Stats And Facts That May Surprise You

Every year for the past 20, Broker World magazine has published a survey on long-term care insurance (LTCI). It’s a huge undertaking and provides valuable information for the industry and consumers alike primarily about the standalone insurance marketplace.

A few highlights:

  • Two carriers, Mutual of Omaha and Northwestern, remained the top two LTCI carriers accounting for about half of new standalone policies sold in 2017.
  • Individual standalone policies sold in 2017 were down 26% from 2016 sales. But hybrid policies, life insurance or annuities combined with long-term care options, more than made up for the decrease in standalone sales.
  • The average age in 2017 for long-term care insurance applicants was 56.7.
  • The average annual premium for new policyholders in 2017 was $2596.
  • Distribution of claims paid by care venue equated to 31.2% for nursing home, 35.3% for assisted living and 32.6% for home care.

What are people buying today?

There are five components that most LTCI applicants look at when deciding about coverage.

Here we’ve defined those components along with what most applicants purchased in 2017.

  • Benefit Amount: The daily or monthly amount the insurance company pays for covered services. The average benefit amount is $4700 per month.
  • Benefit Period: The period of time the insurance coverage will pay for covered services. The average benefit period is 3.73 years.
  • Facility Elimination Period: The period of time the policyholder is responsible for care expenses before insurance coverage begins. Most, 91.5%, selected an elimination period between 84 to 100 days.
  • Inflation Protection: A policy optional rider that increases the benefit amount to keep pace with increases in care costs. When opting for inflation, 23.2% chose 3%. But 19.8% opted for no inflation.
  • Premium: The average cost of a traditional policy per person. The average premium is $2596 annually. This depends on carrier, age and gender.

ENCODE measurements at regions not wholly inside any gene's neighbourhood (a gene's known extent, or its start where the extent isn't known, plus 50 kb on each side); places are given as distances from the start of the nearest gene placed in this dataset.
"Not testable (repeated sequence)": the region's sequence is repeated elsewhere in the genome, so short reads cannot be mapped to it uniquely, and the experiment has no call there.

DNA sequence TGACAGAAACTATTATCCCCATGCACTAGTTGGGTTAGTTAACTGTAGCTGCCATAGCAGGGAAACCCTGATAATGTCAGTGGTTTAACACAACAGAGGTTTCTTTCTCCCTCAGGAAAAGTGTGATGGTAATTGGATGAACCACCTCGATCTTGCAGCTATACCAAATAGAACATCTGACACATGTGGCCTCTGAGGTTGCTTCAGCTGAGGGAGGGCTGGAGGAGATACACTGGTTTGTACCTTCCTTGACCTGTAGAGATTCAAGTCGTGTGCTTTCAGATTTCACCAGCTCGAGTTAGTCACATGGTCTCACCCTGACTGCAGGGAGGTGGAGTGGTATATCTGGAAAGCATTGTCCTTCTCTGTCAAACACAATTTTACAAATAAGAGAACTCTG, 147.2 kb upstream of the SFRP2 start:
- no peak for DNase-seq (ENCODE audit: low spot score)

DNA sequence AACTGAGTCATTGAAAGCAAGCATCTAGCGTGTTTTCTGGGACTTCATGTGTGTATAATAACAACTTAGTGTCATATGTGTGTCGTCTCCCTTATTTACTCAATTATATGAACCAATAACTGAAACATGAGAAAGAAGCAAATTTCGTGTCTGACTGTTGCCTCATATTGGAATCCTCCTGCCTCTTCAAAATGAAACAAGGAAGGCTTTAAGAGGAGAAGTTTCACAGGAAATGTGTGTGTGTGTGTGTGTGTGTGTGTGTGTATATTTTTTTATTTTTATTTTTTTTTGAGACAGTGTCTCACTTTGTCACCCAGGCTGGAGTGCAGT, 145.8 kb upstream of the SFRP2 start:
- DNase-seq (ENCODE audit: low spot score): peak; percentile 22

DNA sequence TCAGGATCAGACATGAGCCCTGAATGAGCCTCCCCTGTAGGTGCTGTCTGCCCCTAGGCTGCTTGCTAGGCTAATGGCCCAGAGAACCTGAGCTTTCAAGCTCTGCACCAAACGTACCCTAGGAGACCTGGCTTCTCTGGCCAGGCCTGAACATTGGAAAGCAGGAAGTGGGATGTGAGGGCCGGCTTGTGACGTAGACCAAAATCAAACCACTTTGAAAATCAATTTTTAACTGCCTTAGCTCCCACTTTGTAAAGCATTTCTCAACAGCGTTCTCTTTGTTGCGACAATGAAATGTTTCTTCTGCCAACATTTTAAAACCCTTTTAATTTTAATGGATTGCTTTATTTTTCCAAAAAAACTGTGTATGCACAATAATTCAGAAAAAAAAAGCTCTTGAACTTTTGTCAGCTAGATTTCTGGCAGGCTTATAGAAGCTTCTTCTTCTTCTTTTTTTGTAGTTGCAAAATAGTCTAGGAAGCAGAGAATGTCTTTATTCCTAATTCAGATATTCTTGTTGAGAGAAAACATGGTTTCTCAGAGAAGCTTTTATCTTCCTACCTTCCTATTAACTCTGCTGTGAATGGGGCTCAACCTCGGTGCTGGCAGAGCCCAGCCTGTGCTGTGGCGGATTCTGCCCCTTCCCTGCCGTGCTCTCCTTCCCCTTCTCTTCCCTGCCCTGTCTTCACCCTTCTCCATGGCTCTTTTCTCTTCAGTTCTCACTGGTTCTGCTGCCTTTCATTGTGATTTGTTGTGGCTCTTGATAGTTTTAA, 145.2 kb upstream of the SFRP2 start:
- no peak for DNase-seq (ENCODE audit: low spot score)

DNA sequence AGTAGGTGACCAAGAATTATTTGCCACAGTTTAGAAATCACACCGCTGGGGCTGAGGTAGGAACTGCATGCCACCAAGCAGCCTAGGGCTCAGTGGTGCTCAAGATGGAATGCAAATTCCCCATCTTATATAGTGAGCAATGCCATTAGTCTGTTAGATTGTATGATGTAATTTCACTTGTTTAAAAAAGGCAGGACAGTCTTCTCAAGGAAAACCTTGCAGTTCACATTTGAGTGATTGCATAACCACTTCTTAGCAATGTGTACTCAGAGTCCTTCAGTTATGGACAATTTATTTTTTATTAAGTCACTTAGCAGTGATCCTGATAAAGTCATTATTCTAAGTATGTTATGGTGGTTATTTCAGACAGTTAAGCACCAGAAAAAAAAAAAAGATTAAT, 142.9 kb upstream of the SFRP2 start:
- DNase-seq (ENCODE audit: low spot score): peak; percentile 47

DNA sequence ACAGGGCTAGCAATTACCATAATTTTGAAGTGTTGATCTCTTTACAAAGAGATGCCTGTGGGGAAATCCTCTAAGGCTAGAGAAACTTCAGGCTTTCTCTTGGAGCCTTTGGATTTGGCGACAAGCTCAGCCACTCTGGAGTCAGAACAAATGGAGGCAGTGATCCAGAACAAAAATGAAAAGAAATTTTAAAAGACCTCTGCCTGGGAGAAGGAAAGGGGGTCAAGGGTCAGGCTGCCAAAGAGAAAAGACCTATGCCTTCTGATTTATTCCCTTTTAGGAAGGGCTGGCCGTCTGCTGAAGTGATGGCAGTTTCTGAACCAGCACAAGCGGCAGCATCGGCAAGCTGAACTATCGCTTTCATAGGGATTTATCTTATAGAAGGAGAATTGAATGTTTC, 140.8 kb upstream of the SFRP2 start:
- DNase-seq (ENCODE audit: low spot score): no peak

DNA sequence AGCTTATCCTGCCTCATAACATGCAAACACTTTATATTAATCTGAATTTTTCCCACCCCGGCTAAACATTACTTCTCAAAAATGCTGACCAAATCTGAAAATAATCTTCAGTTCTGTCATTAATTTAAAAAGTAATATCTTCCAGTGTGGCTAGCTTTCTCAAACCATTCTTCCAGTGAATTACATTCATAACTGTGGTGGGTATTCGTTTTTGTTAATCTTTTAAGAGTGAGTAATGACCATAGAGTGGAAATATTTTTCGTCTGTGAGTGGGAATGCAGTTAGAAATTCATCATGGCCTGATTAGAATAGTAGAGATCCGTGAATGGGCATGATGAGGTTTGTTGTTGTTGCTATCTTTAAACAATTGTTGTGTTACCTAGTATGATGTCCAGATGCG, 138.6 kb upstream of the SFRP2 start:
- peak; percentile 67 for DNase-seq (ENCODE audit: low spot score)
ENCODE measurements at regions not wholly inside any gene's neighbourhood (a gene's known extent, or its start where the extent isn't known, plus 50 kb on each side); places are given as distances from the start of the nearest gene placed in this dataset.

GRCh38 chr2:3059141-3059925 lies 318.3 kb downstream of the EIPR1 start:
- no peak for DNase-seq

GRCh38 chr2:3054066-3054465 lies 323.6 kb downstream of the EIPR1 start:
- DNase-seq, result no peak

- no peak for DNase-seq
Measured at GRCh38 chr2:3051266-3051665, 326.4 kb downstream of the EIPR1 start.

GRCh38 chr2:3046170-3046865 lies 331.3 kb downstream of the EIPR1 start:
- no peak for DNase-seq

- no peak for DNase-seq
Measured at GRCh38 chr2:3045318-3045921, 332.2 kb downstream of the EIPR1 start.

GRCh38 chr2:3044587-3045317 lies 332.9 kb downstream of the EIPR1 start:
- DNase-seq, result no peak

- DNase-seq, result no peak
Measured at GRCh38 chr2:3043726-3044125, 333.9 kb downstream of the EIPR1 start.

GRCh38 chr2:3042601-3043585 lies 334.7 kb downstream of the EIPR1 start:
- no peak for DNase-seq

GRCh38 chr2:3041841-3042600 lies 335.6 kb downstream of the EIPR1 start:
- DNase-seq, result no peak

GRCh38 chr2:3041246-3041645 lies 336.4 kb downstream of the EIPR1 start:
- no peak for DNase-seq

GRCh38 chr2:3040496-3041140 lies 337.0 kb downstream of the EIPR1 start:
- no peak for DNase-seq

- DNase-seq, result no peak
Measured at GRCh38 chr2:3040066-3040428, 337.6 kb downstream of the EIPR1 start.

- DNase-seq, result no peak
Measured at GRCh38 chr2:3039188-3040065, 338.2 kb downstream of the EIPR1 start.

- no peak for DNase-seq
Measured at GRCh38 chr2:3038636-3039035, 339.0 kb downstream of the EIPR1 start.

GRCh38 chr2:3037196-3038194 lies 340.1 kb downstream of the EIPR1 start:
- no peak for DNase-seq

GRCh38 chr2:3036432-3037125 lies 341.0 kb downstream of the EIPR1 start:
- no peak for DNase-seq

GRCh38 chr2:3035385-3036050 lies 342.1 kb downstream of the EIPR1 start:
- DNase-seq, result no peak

Other stats:

  • Females account for 55.5% of policies sold. Single females account for 68.5% of single insureds.
  • When couples apply together 50.8% select a shared rider.

Consumers are buying LTCI. Today, more than half of policies sold are of the hybrid design for two reasons:

  1. Rate stability.
  2. The “use it or lose it” objection to standalone products is largely eliminated.

These products are more expensive if policyholders need care. The net effect is that the market for LTCI has changed. Because the hybrid product design is more expensive and many carriers require a significant single premium to fund a meaningful long-term care monthly benefit, the market has sifted to a more affluent client.

Consider that only 59.0% of applications resulted in active policies in 2017. There are several contributing factors but one is the reluctance of financial advisors to encourage clients to apply for this insurance.

A shift back to standalone policies

The good news is that we are seeing a shift back to standalone products that more consumers can afford.

The Society of Actuaries published a report in October of 2016 that stated the policies in the market from 2014 and beyond have less than a 10% probability of a rate increase. And the increase most likely would be less than 10%. The expectation is that the rate increases experienced on the old legacy policies should be a thing of the past.

The important takeaways …

Be sure that you have a plan for long-term care. Visit our blog on Observations and Family Conversations to understand the three questions that will help you design a plan.

Then be sure to discuss your plan with family and others who will be instrumental in helping you implement your plan. And, importantly, take steps to put your funding strategy in place.